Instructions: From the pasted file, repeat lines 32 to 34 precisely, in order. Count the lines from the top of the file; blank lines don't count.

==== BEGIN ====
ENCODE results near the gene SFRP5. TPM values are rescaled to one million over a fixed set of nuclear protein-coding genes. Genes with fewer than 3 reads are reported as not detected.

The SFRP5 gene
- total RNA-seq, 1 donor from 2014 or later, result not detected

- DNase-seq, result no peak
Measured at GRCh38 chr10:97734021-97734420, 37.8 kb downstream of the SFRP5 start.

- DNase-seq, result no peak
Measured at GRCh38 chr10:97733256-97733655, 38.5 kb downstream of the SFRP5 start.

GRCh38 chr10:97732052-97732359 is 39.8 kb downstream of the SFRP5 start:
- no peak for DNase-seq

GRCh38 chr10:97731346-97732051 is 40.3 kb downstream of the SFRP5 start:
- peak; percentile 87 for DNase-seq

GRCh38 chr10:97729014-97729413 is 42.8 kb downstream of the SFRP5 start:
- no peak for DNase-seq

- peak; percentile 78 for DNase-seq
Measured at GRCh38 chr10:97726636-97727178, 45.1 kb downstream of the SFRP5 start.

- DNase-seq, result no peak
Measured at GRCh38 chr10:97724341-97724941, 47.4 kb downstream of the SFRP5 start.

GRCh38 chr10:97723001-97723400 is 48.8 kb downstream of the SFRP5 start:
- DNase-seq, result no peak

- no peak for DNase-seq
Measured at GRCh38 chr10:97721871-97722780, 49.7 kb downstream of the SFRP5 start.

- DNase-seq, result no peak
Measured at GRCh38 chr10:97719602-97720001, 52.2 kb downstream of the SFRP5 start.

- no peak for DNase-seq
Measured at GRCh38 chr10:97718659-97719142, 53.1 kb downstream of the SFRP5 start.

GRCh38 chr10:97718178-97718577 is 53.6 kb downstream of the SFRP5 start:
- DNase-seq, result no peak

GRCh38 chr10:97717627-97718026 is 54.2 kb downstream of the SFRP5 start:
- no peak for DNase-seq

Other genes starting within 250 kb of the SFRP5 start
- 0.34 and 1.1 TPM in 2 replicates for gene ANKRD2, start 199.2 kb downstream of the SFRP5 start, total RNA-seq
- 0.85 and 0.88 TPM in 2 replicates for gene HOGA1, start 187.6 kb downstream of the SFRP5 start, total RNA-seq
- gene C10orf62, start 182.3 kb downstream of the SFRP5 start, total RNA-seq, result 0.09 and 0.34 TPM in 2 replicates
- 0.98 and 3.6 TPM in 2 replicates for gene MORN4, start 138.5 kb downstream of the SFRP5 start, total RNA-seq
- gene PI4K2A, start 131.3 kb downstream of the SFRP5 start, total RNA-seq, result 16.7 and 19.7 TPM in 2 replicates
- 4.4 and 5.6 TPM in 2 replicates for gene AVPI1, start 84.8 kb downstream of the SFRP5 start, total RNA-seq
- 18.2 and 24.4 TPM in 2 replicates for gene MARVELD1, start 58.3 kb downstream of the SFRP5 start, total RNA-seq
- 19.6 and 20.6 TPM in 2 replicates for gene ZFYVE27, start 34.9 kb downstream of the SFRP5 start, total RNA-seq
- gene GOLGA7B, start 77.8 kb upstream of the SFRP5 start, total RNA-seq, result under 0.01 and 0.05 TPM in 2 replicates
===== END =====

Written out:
- 0.85 and 0.88 TPM in 2 replicates for gene HOGA1, start 187.6 kb downstream of the SFRP5 start, total RNA-seq
- gene C10orf62, start 182.3 kb downstream of the SFRP5 start, total RNA-seq, result 0.09 and 0.34 TPM in 2 replicates
- 0.98 and 3.6 TPM in 2 replicates for gene MORN4, start 138.5 kb downstream of the SFRP5 start, total RNA-seq